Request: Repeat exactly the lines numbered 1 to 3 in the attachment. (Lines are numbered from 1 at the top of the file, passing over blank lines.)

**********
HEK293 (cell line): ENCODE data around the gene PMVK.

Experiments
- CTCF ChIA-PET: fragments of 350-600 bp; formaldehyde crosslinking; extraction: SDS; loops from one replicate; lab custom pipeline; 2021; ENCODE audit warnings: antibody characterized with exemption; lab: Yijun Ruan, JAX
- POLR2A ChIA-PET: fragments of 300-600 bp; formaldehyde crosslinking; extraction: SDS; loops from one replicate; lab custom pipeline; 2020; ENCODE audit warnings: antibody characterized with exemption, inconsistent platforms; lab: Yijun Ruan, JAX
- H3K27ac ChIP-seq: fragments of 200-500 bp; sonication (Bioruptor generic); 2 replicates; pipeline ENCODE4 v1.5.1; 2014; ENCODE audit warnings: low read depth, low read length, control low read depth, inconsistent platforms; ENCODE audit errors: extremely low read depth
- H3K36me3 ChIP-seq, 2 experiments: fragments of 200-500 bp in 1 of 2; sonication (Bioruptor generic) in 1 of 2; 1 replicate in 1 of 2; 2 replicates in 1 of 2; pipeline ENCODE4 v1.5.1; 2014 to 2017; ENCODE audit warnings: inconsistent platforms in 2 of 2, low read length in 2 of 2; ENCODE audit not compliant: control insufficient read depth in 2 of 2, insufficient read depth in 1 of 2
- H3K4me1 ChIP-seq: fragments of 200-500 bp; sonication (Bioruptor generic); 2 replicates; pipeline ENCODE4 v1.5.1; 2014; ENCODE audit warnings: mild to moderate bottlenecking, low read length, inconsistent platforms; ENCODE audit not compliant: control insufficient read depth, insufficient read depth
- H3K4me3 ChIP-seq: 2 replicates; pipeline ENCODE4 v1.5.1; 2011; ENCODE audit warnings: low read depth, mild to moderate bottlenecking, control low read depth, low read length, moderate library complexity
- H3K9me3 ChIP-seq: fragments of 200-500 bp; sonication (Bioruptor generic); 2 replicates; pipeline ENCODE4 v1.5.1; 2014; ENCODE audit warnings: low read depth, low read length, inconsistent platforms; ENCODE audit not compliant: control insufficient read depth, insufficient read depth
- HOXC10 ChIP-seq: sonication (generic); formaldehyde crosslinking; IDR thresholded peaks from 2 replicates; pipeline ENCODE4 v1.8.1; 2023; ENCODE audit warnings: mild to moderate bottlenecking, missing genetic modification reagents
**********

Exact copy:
HEK293 (cell line): ENCODE data around the gene PMVK.

Experiments
- CTCF ChIA-PET: fragments of 350-600 bp; formaldehyde crosslinking; extraction: SDS; loops from one replicate; lab custom pipeline; 2021; ENCODE audit warnings: antibody characterized with exemption; lab: Yijun Ruan, JAX